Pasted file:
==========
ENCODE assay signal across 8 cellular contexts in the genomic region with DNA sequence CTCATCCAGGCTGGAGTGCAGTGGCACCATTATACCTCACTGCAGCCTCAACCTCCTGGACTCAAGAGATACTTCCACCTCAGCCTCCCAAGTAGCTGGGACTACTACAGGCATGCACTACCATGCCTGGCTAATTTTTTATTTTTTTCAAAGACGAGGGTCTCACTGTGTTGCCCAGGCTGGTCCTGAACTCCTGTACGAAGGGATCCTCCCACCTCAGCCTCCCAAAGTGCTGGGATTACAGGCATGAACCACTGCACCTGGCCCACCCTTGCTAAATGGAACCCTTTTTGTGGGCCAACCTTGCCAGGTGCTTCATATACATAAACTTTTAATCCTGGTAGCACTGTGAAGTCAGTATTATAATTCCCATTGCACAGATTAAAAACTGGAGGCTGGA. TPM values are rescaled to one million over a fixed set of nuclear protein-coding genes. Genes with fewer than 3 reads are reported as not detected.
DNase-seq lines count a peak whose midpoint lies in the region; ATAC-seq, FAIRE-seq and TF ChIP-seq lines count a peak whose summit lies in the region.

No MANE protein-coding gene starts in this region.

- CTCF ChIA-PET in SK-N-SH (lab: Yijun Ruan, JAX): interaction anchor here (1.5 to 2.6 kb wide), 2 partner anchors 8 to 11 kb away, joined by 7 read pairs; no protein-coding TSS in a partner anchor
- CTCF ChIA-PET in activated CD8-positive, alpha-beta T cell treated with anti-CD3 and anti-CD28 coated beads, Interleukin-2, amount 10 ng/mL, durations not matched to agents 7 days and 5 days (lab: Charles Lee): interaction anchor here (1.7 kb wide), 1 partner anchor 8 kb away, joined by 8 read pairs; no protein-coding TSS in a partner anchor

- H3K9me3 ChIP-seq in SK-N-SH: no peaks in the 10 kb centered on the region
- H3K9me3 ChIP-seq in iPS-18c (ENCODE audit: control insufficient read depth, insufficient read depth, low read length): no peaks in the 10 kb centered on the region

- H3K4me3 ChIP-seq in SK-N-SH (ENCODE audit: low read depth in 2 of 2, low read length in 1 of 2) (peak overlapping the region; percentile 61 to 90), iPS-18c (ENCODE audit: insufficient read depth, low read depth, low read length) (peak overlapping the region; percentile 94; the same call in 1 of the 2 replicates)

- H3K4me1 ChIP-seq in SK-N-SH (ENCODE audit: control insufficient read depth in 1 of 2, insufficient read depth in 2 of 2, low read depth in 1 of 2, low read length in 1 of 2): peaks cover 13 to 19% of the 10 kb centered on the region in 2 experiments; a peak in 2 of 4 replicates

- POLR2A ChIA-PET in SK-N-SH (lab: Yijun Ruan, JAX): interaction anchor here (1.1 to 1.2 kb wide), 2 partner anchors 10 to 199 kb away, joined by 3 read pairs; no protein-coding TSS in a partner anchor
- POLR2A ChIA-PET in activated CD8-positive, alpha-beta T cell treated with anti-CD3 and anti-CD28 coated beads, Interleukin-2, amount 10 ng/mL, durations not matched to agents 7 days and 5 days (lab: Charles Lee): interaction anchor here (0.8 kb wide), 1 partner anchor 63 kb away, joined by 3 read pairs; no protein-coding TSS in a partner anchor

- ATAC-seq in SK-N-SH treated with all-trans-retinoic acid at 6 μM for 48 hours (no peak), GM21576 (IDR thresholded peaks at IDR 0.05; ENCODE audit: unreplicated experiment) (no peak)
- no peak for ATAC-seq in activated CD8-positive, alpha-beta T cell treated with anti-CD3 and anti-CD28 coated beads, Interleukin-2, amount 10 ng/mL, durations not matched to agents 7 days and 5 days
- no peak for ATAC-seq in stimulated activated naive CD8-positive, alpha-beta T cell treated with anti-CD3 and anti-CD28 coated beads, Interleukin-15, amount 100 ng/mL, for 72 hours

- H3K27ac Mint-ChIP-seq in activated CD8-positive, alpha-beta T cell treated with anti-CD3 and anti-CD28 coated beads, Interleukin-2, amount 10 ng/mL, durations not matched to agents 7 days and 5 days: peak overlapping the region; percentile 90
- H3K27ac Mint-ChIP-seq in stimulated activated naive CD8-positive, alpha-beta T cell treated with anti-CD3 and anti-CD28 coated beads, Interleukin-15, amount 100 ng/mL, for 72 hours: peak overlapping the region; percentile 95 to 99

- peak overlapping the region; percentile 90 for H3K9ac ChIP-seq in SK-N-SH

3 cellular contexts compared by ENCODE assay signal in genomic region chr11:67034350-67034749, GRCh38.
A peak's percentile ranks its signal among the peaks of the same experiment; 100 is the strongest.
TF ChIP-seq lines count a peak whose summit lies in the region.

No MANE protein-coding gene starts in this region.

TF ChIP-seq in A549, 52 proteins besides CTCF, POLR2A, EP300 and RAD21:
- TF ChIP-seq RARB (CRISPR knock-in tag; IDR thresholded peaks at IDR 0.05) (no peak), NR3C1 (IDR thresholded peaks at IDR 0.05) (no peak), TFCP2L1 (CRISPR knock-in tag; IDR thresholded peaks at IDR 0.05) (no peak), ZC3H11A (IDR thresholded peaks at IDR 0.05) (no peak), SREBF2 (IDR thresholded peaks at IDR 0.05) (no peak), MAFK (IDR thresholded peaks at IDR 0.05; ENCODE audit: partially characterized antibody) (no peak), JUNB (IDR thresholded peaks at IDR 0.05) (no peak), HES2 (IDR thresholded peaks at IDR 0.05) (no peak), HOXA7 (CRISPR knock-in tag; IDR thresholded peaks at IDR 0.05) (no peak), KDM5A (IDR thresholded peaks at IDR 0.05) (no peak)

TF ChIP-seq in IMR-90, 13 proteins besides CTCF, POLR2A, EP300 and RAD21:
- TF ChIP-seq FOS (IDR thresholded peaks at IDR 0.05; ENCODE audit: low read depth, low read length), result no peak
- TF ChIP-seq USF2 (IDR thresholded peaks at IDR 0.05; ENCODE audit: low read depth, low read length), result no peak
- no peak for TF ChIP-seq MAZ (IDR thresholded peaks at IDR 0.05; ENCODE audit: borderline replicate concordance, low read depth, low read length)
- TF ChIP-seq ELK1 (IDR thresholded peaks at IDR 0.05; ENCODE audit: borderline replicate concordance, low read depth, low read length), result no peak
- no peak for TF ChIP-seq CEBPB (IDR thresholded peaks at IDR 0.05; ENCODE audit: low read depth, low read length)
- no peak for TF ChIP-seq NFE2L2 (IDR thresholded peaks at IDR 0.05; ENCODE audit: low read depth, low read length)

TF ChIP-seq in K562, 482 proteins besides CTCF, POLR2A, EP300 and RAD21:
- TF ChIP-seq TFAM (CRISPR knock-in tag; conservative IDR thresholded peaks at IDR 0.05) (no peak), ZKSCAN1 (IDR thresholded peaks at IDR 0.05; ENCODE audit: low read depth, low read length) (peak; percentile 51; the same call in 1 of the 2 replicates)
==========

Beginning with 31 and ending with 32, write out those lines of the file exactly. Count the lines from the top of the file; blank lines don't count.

TF ChIP-seq in K562, 482 proteins besides CTCF, POLR2A, EP300 and RAD21:
- TF ChIP-seq TFAM (CRISPR knock-in tag; conservative IDR thresholded peaks at IDR 0.05) (no peak), ZKSCAN1 (IDR thresholded peaks at IDR 0.05; ENCODE audit: low read depth, low read length) (peak; percentile 51; the same call in 1 of the 2 replicates)